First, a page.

Edison: His Life and Inventions - Vol. 2

By Frank Lewis Dyer; Thomas Commerford Martin | Go to book overview

XV
KINETOGRAPH AND PROJECTING KINETOSCOPE

ALTHOUGH many of the arts in which Edison has been a pioneer have been enriched by his numerous inventions and patents, which were subsequent to those of a fundamental nature, the (so-called) motion-picture art is an exception, as the following, together with three other additional patents,1 comprise all that he has taken out on this subject: United States Patent No. 589,168, issued August 31, 1897, reissued in two parts -- namely, No. 12,037, under date of September 30, 1902, and No. 12,192, under date of January 12, 1904. Application filed August 24, 1891.

There is nothing surprising in this, however, as the possibility of photographing and reproducing actual scenes of animate life are so thoroughly exemplified and rendered practicable by the apparatus and methods disclosed in the patents above cited, that these basic inventions in themselves practically constitute the art--its development proceeding mainly along the line of manufacturing details. That such a view of his work is correct, the highest criterion-- commercial expediency--bears witness; for in spite of the fact that the courts have somewhat narrowed the broad claims of Edison's patents by reason of the investigations of earlier experimenters, practically all the immense amount of commercial work that is done in the motion-picture field to-day is accomplished through the use of apparatus and methods licensed under the Edison patents.

The philosophy of this invention having already been described in Chapter XXI, it will be unnecessary to repeat it here. Suffice it to say by way of reminder that it is founded upon the physiological phenomenon known as the persistence of vision, through which a series of sequential

____________________
1
No. 491,993, issued February 21, 1893; No. 493,426, issued March 14, 1893; No. 772,647, issued October 18, 1904.

-903-

Notes for this page

Add a new note
If you are trying to select text to create highlights or citations, remember that you must now click or tap on the first word, and then click or tap on the last word.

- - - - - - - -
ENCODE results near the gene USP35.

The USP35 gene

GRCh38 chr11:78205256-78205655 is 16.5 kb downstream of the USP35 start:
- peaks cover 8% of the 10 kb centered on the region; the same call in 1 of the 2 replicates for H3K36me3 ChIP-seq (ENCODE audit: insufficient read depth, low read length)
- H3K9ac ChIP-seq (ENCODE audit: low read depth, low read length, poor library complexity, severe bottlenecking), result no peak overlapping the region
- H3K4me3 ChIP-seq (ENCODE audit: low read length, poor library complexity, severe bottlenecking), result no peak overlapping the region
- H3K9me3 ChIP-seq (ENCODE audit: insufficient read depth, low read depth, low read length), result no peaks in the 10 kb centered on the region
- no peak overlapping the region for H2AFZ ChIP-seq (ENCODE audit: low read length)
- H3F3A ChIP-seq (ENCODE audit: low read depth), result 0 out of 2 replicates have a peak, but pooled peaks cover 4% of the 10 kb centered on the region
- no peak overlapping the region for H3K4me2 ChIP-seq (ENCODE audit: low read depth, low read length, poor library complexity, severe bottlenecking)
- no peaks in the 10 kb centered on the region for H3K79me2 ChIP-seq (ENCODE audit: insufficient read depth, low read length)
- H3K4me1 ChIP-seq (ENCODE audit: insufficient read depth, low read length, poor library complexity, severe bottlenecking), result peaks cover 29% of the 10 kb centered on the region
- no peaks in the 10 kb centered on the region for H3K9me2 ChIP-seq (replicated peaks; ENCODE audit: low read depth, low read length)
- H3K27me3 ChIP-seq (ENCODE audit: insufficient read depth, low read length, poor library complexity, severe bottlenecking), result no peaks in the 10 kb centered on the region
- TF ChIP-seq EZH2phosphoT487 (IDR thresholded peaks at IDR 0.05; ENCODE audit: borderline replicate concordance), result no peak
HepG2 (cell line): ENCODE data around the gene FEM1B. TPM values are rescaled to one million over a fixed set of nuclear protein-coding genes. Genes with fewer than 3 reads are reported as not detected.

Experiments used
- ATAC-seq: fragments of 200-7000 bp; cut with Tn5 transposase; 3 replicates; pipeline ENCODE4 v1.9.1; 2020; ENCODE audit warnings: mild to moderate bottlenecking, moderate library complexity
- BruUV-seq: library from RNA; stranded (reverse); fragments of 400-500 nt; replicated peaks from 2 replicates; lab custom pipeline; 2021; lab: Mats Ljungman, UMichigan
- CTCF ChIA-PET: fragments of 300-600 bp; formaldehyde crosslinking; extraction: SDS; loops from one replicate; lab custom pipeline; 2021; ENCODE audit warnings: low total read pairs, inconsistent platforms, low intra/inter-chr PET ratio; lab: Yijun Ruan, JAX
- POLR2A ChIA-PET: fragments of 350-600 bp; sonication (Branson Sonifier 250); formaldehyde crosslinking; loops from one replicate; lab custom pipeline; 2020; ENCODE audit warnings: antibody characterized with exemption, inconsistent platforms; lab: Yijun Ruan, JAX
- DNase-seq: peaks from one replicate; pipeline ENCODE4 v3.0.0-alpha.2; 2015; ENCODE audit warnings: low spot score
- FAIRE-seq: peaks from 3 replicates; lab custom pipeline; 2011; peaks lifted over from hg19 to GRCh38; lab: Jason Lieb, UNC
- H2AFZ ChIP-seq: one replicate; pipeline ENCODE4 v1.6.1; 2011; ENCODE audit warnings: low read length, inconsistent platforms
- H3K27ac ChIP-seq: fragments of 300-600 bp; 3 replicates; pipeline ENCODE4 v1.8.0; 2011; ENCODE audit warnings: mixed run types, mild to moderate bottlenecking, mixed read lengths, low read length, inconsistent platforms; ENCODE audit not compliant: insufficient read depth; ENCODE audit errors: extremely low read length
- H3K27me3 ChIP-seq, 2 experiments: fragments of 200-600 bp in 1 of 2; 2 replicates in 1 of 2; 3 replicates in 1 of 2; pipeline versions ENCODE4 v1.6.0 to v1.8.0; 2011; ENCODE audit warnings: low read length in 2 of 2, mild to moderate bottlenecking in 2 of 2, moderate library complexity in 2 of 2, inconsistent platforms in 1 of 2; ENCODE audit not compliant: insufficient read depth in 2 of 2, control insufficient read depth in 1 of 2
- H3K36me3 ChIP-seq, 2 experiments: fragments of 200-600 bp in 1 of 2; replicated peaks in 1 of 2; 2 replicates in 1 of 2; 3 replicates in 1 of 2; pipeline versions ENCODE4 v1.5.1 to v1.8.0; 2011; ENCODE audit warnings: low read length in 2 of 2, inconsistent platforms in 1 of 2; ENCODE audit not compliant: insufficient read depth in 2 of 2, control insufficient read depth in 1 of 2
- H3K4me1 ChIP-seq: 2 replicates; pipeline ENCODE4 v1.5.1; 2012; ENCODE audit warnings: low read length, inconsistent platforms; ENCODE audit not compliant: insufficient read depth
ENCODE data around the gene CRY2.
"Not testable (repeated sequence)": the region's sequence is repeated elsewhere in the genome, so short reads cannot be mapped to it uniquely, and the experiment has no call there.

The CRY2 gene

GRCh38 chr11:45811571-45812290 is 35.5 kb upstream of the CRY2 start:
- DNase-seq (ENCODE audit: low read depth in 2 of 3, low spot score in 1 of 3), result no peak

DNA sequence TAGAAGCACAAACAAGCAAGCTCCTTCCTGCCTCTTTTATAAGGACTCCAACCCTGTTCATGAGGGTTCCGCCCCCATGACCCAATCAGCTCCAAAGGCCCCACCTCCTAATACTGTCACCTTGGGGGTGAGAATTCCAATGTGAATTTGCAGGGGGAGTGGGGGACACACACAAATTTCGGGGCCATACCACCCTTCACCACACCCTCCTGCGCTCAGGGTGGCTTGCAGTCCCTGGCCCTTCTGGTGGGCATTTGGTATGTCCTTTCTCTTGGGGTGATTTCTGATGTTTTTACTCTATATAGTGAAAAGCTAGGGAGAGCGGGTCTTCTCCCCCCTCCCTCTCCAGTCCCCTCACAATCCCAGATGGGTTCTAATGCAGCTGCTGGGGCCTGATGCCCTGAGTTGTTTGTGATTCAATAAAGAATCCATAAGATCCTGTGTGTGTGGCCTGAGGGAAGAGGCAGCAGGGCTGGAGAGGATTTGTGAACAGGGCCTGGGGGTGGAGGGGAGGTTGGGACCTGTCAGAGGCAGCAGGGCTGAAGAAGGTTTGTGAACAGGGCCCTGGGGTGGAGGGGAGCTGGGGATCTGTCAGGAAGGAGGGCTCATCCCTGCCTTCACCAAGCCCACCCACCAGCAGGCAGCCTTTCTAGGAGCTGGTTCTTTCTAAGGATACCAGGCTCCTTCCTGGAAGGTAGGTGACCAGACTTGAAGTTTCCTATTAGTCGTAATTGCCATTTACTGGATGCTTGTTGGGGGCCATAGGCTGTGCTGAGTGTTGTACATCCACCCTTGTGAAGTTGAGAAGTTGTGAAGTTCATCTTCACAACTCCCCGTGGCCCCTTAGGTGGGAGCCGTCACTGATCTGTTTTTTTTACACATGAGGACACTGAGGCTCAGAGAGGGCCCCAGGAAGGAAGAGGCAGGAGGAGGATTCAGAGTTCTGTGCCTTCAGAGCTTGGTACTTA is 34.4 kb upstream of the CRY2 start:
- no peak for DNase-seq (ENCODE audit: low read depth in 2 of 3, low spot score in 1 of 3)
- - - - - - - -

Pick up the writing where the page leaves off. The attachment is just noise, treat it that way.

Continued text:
One moment ...
Default project is now your active project.
Project items

Items saved from this book

This book has been saved
Highlights (0)
Some of your highlights are legacy items.

Highlights saved before July 30, 2012 will not be displayed on their respective source pages.

You can easily re-create the highlights by opening the book page or article, selecting the text, and clicking “Highlight.”

Citations (0)
Some of your citations are legacy items.

Any citation created before July 30, 2012 will labeled as a “Cited page.” New citations will be saved as cited passages, pages or articles.

We also added the ability to view new citations from your projects or the book or article where you created them.

Notes (0)
Bookmarks (0)

You have no saved items from this book

Project items include:
  • Saved book/article
  • Highlights
  • Quotes/citations
  • Notes
  • Bookmarks
Notes
Cite this page

Cited page

Style
Citations are available only to our active members.
Sign up now to cite pages or passages in MLA, APA and Chicago citation styles.

(Einhorn, 1992, p. 25)

(Einhorn 25)

1

1. Lois J. Einhorn, Abraham Lincoln, the Orator: Penetrating the Lincoln Legend (Westport, CT: Greenwood Press, 1992), 25, http://www.questia.com/read/27419298.

Cited page

Bookmark this page
Edison: His Life and Inventions - Vol. 2
Table of contents

Table of contents

Settings

Settings

Typeface
Text size Smaller Larger Reset View mode
Search within

Search within this book

Look up

Look up a word

  • Dictionary
  • Thesaurus
Please submit a word or phrase above.
Print this page

Print this page

Why can't I print more than one page at a time?

Full screen
/ 988

matching results for page

Cited passage

Style
Citations are available only to our active members.
Sign up now to cite pages or passages in MLA, APA and Chicago citation styles.

"Portraying himself as an honest, ordinary person helped Lincoln identify with his audiences." (Einhorn, 1992, p. 25).

"Portraying himself as an honest, ordinary person helped Lincoln identify with his audiences." (Einhorn 25)

"Portraying himself as an honest, ordinary person helped Lincoln identify with his audiences."1

1. Lois J. Einhorn, Abraham Lincoln, the Orator: Penetrating the Lincoln Legend (Westport, CT: Greenwood Press, 1992), 25, http://www.questia.com/read/27419298.

Cited passage

Welcome to the new Questia Reader

The Questia Reader has been updated to provide you with an even better online reading experience.  It is now 100% Responsive, which means you can read our books and articles on any sized device you wish.  All of your favorite tools like notes, highlights, and citations are still here, but the way you select text has been updated to be easier to use, especially on touchscreen devices.  Here's how:

1. Click or tap the first word you want to select.
2. Click or tap the last word you want to select.

OK, got it!

Thanks for trying Questia!

Please continue trying out our research tools, but please note, full functionality is available only to our active members.

Your work will be lost once you leave this Web page.

For full access in an ad-free environment, sign up now for a FREE, 1-day trial.

Already a member? Log in now.